Why School Crime Stats are Dangerous

09/03/2007 04:39 pm ET | Updated May 25, 2011

Leave it to No Child Left Behind to further frustrate the path to actually helping and protecting students. As required under NCLB, a list of twenty-seven "persistently dangerous schools" was recently released by the New York State Board of Regents.

Twenty-five of those scarlet letter schools are in New York City, a jump of 11 city schools from last year.

However, list is actually an insidious diversion--one that says little about the real safety of schools, and actually encourages administrators to misrepresent how safe hallways, classrooms, and schoolyards are.

Here's why: No Child Left Behind allows each individual state to decide what "persistently dangerous" means. In New York, schools must voluntarily report either more than 60 "incidents," or a rate of 6 incidents per 100 students for two consecutive years. Dina Paul Parks, a spokeswoman for the New York City Department of Education is right when she calls the state's list misleading because it relies on schools to self-report.

Under such a set-up, schools are sent the clear message that they will be spared from this reviled list if they don't report incidents, and will be punished if they do. Self-reported suspension rates are a key statistic on the all-important "School Report Cards," upon which administrators' professional reputations and futures often depend. Principals thus have a vested interest in sweeping incidents under the rug.

And so we have an unwritten statewide policy to "cover your behind" by chronically underreporting incidents. It's no wonder that there are only two schools on both New York State's list of self-reported incidents and Mayor Bloomberg's list, which includes police data.

The cover-ups are real. When I taught at P.S. 85 in the Bronx, the basis for my memoir The Great Expectations School, we teachers were highly discouraged from filing incident reports or suspensions, as they would create unsightly statistics for the school and would thus invite unwanted oversight. Under the tacit threat of ostracism by our supervisors, teachers were forced to accept it time and again when our reports of students' fighting and threats met administrative brick walls. There were two guidance counselors for 1,200 students, and many incidents of violence and sexual harassment went unreported.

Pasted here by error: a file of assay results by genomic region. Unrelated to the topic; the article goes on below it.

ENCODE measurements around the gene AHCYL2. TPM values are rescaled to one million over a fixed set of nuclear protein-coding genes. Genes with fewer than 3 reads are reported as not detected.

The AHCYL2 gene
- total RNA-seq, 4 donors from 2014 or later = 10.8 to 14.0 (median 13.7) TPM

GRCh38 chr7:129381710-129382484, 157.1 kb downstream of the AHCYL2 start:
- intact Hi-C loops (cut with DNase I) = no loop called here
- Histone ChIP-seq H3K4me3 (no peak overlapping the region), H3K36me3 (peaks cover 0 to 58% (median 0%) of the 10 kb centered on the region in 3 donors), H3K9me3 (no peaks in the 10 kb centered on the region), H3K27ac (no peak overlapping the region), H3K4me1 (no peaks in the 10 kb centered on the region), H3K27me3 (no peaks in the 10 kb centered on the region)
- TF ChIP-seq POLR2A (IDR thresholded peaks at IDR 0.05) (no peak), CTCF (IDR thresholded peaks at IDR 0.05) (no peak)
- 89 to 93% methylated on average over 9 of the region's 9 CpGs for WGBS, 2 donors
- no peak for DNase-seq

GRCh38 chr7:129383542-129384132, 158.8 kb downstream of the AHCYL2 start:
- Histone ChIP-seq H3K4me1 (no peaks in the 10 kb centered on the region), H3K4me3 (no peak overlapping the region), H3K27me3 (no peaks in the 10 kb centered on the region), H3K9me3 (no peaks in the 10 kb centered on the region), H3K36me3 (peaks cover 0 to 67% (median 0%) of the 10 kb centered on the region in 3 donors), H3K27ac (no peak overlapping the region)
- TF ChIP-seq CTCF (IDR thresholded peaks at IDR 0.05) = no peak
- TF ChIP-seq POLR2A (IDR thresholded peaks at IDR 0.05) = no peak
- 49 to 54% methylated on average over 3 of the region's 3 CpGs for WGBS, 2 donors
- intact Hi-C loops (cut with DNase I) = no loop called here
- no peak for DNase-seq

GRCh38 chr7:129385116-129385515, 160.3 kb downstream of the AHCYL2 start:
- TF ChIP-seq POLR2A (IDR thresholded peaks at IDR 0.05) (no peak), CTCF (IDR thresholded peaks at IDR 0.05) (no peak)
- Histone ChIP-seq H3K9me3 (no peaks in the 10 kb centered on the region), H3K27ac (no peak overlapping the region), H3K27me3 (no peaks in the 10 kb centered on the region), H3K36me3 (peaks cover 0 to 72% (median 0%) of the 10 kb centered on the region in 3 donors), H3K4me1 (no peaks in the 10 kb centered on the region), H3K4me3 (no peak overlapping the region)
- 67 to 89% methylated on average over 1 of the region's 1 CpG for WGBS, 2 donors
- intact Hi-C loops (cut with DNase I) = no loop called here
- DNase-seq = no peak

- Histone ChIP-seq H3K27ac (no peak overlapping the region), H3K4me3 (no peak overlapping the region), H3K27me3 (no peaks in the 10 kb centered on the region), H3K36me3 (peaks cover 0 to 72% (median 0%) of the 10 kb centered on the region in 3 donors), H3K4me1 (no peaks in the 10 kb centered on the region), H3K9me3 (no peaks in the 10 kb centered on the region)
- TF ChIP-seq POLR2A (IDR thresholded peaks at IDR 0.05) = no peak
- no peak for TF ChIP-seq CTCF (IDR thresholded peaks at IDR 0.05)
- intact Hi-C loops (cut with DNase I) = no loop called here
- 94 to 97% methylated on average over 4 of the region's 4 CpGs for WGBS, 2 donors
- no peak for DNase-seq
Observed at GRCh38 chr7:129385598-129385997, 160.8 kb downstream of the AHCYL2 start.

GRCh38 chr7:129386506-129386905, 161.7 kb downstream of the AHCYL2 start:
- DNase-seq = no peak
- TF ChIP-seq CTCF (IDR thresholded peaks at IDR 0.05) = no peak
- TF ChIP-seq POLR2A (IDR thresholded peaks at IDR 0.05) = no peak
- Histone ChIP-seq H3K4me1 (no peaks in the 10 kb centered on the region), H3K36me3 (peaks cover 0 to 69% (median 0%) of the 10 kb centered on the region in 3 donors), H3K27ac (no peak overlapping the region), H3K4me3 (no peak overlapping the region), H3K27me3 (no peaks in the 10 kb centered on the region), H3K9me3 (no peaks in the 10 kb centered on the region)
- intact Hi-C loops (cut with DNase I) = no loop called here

In March 2006, two second-grade students at P.S. 85 picked up a syringe off the sidewalk on the way to school and stabbed a classmate with it. The administration did not immediately call the police, presumably out of a twisted fear of repercussions on the School Report Card statistics. Absurd as it is, the school was ultimately rewarded for its unwritten cover-up policy by never making it on the shameful list. (The principal from that time has since retired, and the school's atmosphere has improved dramatically.)

My wife has taught at two Bronx public schools over the past four years and the second one, the small start-up M.S. 298 Academy for Public Relations, which enrolls less than 250 students, is on the Dangerous List. This academy was certainly no more dangerous to attend than her previous school--which is not on the list--where police cruisers and ambulances were regular fixtures and two security officers served 1,700 students. The difference was that the Academy for Public Relations actually reported their incidents by the book.

Many urban schools--not just the castigated New York twenty-seven--are persistently dangerous. A few ideas to make them all safer include:

1. Adding many more guidance counselors to work with kids before problems explode.
2. Decreasing class sizes so that kids don't feel anonymously lost in the shuffle.
3. Instituting more mentor and advisory programs at younger ages to give children direct relationships with positive role models.
4. Beautifying the school building so that the environs don't feel like a penitentiary.
5. Reforming the oppressive regime of high-stakes testing that drives down children's learning and self-images.
6. Employing sufficient numbers of well-trained security personnel.

The worthless yet widely reported "Persistently Dangerous Schools" list provides a smokescreen to sweeping, deep-seated issues by unfairly vilifying a select few schools. Once again, we have glaring evidence that both a state system and the influence of No Child Left Behind must be drastically changed, as they strike only at the branches of problems, and avoid the inconveniently expensive roots.

Dan Brown is the author of the teacher memoir "The Great Expectations School," released this month by Arcade Publishing.